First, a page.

The transmission shifter is oddly located, sticking out from the dash, like a slot-machine handle. This unusual orientation is easy to get used to, but when in the drive position obscures some of the radio controls.

Those concerned about giving up modern comforts and conveniences to save fuel and contribute to environmental responsibility need not worry. The Prius comes equipped with a variety of standard features such as remote power door locks, engine immobilizer, power windows and mirrors, cruise control, automatic air conditioning, antilock braking system (ABS), AM/FM radio plus cassette and CD player. Optional equipment includes a block heater, cargo net, license plate cover, splash guards, wheel locks and a 6-disc CD changer.

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Other features which enhance fuel efficiency include light weight aluminum wheels, low rolling resistance tires and heat absorption glass which enhances air conditioning efficiency in warm weather.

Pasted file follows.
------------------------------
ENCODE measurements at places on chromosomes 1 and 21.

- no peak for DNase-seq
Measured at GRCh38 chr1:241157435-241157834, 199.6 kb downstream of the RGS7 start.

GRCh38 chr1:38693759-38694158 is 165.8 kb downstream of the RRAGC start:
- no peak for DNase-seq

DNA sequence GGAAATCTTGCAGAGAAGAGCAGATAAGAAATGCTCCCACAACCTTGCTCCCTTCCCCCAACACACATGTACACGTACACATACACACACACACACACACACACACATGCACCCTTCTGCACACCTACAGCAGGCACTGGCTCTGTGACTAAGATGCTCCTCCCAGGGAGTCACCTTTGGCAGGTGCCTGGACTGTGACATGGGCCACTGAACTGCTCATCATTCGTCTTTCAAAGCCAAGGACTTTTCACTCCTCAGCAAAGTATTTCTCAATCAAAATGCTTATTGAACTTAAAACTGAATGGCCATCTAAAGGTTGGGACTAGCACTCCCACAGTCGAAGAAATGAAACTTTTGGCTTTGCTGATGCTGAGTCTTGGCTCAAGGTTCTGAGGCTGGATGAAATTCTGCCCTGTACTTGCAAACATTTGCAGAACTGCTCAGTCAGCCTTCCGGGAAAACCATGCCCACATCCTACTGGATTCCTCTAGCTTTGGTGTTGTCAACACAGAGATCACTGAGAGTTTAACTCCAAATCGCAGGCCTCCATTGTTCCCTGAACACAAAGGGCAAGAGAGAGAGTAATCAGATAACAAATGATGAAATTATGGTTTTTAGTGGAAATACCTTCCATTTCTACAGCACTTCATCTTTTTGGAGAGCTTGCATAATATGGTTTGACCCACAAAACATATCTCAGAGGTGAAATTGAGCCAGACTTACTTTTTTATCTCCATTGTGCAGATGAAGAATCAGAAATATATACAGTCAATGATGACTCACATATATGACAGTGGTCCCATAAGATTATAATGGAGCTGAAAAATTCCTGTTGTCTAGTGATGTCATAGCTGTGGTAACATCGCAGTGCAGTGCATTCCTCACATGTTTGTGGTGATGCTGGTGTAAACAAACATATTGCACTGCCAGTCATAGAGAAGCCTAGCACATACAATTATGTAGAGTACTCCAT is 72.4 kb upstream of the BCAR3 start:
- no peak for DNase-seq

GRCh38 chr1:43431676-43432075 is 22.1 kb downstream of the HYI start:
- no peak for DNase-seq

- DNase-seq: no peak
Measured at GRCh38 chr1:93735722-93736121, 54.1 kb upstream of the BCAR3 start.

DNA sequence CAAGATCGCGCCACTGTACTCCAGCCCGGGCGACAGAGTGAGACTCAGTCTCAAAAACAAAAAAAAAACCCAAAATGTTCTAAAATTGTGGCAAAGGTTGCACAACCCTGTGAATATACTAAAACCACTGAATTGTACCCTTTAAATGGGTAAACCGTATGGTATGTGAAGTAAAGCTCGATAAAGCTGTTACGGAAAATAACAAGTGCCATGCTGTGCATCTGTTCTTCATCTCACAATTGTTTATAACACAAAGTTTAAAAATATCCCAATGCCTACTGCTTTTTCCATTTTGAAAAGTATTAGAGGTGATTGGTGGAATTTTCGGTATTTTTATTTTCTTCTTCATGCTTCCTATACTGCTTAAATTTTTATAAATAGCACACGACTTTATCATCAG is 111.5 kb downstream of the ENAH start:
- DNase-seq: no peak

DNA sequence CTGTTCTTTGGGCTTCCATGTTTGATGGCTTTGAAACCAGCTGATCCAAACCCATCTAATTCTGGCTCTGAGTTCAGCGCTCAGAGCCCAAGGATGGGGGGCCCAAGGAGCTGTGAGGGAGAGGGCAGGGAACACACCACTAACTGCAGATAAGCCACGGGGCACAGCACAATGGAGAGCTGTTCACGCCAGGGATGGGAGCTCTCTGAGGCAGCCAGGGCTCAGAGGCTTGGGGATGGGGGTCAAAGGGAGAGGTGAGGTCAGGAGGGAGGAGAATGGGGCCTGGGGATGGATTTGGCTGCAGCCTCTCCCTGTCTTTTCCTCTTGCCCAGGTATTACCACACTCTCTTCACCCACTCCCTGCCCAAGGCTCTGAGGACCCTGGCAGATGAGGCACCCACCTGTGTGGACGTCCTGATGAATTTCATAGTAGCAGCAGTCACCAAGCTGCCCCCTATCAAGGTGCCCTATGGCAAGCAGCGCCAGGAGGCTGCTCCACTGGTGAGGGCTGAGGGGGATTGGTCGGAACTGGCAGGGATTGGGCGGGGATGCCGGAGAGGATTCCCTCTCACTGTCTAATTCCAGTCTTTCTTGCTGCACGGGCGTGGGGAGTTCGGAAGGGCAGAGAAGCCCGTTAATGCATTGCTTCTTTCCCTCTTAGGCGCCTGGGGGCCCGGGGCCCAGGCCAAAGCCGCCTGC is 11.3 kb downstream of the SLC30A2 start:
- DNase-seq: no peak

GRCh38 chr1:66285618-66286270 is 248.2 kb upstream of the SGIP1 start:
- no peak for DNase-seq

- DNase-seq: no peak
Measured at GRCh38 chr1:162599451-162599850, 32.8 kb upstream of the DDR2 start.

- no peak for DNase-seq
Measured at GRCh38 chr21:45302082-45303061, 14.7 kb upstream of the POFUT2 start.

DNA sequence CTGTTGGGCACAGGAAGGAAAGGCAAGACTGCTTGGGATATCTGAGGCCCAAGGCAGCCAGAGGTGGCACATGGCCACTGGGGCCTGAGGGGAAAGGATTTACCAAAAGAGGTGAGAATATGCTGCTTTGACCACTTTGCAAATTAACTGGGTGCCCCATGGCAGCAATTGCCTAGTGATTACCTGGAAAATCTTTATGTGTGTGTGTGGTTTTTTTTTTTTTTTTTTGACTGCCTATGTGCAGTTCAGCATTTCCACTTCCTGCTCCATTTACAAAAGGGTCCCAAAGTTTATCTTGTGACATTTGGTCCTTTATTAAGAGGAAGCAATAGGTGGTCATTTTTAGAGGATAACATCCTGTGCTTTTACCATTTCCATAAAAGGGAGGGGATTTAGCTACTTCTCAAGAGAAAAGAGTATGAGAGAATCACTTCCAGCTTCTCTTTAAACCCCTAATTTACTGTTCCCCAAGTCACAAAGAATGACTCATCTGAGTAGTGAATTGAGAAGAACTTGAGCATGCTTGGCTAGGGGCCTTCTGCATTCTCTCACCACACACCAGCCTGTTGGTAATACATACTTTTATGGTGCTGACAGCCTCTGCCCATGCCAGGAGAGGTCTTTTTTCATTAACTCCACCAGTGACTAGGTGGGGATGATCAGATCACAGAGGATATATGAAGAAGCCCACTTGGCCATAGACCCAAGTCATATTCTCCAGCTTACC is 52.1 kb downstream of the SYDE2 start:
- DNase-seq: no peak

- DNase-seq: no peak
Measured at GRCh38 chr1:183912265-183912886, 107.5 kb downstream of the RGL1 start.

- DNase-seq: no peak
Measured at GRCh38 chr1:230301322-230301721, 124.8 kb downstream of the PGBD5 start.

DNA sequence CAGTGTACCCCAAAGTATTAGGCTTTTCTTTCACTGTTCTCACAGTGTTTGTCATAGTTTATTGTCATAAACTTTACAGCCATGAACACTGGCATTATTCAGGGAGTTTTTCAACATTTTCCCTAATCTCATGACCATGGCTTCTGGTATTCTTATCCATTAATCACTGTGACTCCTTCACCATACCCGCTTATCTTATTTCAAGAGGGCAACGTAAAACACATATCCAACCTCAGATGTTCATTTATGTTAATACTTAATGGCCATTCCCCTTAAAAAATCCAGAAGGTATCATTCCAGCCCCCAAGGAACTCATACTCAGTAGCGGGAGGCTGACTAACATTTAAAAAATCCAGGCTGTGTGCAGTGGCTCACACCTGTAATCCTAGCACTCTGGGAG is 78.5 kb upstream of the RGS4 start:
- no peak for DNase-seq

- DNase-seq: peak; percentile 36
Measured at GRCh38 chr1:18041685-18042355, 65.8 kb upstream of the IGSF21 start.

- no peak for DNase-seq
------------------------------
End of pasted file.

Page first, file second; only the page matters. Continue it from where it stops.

Standard safety features include four height-adjustable head restraints, three-point seatbelts in all five seating positions and SRS air bags for both driver and passenger.

Advertised gas consumption – as determined by Transport Canada – is 4.5 litres/100 kilometres in the city and 4.6 l/100 km on the highway. Government fuel consumption ratings, measured on a dynamometer, can’t replicate real world driving conditions. But real world experience is an unreliable measure too, because many factors – fuel pump shut off, driver habits, road conditions, use of accessories and ambient temperature to name a few – influence fuel consumption.

I averaged 7.2 l/100 km during two weeks of driving with two different drivers, while my co-tester registered 6.3 l/100 km. While we had hoped for better, extreme cold and excessive use of accessories such as the heater and defroster probably hurt fuel consumption.